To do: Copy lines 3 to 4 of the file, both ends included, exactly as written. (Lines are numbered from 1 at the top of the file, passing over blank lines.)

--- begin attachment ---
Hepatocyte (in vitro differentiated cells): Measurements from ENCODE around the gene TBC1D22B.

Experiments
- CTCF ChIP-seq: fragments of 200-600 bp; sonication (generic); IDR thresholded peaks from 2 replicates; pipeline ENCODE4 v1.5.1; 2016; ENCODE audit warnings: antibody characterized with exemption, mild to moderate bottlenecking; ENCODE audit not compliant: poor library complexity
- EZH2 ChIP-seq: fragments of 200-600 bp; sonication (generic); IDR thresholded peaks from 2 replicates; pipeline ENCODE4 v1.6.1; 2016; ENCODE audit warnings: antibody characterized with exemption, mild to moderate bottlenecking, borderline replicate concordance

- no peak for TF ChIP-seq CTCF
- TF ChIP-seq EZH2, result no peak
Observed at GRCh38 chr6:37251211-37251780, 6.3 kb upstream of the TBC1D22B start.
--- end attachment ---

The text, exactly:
- CTCF ChIP-seq: fragments of 200-600 bp; sonication (generic); IDR thresholded peaks from 2 replicates; pipeline ENCODE4 v1.5.1; 2016; ENCODE audit warnings: antibody characterized with exemption, mild to moderate bottlenecking; ENCODE audit not compliant: poor library complexity
- EZH2 ChIP-seq: fragments of 200-600 bp; sonication (generic); IDR thresholded peaks from 2 replicates; pipeline ENCODE4 v1.6.1; 2016; ENCODE audit warnings: antibody characterized with exemption, mild to moderate bottlenecking, borderline replicate concordance